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Video: ISS spacecraft experiences significant leak

A Russian Soyuz capsule docked at the International Space Station (ISS) started leaking a large amount of liquid into space on Wednesday, prompting ground officials in Moscow to call off a planned spacewalk by two of its cosmonauts.

None of the station’s seven crew members are in any danger, NASA said.

A video (below) of the spacecraft clearly shows the liquid — thought to be coolant — leaking from the spacecraft as it orbits some 250 miles above Earth.

Problem with Soyuz MS-22 on the ISS right now! pic.twitter.com/V4Ymvnn2D1

— Chris Bergin – NSF (@NASASpaceflight) December 15, 2022

“On Wednesday, December 14, an external leak was detected from the Roscosmos Soyuz MS-22 spacecraft docked to the Rassvet module on the ISS,” NASA said in a statement on Thursday, adding that the liquid appears to be coming from the spacecraft’s external radiator cooling loop.

Officials called off the spacewalk involving cosmonauts Sergey Prokopyev and Dmitri Petelin to allow NASA’s Russian counterpart, Roscosmos, to deal with the leak and assess its impact on the integrity of the Soyuz spacecraft.

Roscosmos is now closely monitoring the Soyuz spacecraft’s temperatures, which remain within acceptable limits, and is also examining external imagery to try to learn more about the nature of the leak.

There are also plans to inspect the outside of the Soyuz using the station’s Canadarm2 robotic arm, which can be remotely controlled by the crew inside the station.

The damaged crew capsule transported Prokopyev, Petelin, and NASA astronaut Frank Rubio to the space station on September 21.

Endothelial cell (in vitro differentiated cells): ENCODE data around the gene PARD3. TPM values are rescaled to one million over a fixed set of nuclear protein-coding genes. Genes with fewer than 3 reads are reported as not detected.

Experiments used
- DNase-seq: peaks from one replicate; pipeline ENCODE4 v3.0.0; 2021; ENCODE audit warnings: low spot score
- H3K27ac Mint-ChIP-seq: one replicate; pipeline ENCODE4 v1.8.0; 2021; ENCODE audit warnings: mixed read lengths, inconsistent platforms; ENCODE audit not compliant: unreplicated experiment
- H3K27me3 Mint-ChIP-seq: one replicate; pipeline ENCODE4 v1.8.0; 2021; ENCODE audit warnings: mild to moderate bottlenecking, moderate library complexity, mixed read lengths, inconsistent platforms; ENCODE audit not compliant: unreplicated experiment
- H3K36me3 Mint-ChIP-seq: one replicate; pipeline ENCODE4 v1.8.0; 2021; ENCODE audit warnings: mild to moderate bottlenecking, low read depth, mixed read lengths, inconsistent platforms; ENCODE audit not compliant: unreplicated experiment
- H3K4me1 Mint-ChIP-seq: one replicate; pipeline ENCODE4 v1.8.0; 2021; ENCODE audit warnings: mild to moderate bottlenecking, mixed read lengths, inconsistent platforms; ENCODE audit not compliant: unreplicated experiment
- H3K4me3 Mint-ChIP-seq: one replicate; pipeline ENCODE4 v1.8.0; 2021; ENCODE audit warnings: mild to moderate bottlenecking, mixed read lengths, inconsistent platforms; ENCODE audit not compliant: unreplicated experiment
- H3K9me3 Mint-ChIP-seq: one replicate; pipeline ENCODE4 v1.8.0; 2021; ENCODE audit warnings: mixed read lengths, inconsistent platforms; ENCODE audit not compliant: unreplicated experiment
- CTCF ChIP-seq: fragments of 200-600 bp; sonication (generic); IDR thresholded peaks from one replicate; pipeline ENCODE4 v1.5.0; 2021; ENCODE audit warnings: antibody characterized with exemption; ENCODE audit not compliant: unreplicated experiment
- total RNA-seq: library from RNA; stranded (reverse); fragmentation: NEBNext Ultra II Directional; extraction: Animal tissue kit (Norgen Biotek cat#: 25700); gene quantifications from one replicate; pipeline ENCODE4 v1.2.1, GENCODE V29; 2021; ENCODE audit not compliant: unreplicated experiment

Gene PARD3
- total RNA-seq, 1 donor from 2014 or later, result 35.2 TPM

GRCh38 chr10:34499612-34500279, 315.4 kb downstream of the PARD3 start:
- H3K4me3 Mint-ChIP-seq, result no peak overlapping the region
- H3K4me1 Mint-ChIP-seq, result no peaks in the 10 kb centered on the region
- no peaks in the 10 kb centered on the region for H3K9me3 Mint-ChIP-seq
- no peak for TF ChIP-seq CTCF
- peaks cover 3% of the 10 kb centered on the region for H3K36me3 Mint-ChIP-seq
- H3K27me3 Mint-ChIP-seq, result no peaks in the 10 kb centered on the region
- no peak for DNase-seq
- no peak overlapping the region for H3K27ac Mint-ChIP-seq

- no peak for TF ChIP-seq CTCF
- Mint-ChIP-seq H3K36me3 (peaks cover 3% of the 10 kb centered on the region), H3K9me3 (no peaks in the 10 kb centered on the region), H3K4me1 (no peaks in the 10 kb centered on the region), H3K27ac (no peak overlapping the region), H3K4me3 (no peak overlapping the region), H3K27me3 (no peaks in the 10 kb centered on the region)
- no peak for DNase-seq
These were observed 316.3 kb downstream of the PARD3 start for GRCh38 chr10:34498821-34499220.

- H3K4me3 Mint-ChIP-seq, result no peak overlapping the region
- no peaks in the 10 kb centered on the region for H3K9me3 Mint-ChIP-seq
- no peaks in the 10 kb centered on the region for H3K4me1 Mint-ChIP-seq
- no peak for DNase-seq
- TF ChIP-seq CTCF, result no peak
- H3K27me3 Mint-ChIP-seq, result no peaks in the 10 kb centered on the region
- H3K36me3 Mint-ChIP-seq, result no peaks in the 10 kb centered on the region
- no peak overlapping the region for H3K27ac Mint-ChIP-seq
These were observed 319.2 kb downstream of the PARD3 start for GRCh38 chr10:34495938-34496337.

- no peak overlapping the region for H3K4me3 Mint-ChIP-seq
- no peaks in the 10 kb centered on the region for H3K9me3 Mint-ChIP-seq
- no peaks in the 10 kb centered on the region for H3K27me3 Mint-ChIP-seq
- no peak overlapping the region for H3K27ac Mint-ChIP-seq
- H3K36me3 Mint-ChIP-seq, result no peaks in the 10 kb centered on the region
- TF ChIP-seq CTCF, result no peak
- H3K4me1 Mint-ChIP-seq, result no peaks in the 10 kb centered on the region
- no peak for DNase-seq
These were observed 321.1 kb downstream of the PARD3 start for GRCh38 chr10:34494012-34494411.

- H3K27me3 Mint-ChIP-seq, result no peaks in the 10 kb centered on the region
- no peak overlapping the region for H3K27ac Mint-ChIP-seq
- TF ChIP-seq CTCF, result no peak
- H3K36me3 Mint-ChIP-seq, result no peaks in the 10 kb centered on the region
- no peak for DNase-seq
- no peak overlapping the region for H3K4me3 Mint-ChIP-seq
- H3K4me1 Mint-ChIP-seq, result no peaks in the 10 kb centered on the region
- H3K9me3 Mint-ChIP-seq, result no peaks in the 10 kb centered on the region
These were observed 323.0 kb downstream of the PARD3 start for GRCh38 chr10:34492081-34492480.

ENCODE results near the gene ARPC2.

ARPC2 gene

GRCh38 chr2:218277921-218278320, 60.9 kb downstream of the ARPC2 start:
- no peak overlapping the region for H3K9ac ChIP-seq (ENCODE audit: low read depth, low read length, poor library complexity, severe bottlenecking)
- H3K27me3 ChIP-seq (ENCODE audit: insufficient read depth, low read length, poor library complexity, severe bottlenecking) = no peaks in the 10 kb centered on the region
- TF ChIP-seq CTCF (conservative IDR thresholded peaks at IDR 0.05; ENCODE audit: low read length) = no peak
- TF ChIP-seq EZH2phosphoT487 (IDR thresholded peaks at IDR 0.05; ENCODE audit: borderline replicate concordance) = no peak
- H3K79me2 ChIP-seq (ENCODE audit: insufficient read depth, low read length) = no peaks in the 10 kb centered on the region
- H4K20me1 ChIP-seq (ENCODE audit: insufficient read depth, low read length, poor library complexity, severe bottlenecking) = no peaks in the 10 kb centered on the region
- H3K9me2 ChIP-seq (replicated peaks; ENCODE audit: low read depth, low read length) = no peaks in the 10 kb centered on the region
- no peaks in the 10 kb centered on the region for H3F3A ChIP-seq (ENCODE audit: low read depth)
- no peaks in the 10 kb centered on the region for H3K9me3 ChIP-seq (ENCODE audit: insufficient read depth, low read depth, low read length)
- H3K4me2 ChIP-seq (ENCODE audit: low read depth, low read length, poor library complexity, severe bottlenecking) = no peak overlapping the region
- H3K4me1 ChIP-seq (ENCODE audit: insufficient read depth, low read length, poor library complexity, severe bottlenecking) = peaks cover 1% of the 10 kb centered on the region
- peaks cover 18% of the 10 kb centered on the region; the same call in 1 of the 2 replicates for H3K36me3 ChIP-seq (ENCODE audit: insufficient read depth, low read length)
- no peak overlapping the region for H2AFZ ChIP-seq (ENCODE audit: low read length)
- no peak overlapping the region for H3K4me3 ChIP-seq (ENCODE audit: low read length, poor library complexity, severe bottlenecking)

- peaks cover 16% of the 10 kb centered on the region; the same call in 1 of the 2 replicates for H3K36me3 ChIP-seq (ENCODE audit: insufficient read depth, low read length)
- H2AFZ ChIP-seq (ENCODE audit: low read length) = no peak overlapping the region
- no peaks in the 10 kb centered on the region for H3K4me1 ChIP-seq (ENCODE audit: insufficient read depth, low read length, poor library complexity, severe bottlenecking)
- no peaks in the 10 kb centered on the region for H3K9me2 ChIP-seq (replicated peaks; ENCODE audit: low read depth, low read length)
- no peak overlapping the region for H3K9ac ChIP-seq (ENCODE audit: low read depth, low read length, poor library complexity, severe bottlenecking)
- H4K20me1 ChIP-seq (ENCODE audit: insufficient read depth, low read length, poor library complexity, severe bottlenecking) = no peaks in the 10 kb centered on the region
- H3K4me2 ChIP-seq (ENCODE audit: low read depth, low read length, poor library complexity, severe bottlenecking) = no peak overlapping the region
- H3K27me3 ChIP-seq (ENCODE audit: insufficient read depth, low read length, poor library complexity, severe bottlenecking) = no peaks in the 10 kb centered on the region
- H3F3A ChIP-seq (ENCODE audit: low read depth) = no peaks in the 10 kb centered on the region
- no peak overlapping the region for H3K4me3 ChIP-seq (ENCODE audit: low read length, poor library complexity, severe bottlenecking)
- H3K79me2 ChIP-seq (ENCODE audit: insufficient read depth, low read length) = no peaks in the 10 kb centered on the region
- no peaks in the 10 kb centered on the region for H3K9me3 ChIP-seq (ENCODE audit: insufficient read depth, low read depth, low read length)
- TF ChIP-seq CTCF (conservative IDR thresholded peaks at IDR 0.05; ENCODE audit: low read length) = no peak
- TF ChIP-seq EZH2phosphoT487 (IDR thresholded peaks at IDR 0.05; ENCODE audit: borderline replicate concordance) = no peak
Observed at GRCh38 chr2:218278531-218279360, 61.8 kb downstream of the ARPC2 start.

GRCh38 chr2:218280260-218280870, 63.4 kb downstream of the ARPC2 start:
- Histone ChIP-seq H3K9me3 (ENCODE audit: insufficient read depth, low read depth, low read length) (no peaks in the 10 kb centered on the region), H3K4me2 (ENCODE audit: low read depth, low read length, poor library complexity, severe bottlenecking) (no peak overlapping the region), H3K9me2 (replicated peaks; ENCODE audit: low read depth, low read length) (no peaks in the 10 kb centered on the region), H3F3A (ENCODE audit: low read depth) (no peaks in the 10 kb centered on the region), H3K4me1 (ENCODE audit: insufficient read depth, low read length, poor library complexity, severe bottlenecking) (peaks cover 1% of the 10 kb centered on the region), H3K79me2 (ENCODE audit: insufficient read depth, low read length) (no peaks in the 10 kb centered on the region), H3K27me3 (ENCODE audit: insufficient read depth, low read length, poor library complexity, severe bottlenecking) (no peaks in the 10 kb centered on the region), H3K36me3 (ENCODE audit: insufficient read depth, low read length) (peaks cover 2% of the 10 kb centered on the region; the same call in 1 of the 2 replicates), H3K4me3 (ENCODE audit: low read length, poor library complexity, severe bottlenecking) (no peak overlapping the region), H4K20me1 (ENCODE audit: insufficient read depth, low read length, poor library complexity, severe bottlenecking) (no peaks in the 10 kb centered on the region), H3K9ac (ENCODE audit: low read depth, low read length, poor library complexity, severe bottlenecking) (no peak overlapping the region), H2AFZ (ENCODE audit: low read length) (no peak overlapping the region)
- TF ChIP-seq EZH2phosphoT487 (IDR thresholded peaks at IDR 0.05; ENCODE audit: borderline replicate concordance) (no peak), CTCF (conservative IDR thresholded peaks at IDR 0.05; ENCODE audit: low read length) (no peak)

If the Soyuz spacecraft is deemed to be damaged beyond repair, and therefore unsafe to transport crew members back to Earth, Roscosmos will have to abandon the vehicle and send up another one. The originally planned return date for the three crew members is March, so there’s plenty of time to resolve the situation.

It’s not unusual for those aboard the ISS to be faced with challenging situations from time to time. In July 2021, for example, a new Russian module suddenly fired up its thrusters shortly after docking, pushing the entire space station out of orientation. Ground teams managed to get control of the situation before any serious harm was done. And in November of the same year, the entire ISS crew was forced to take temporary shelter in a docked SpaceX Crew Dragon spacecraft as the station came dangerously close to a cloud of orbiting space debris. The emergency passed without serious incident.

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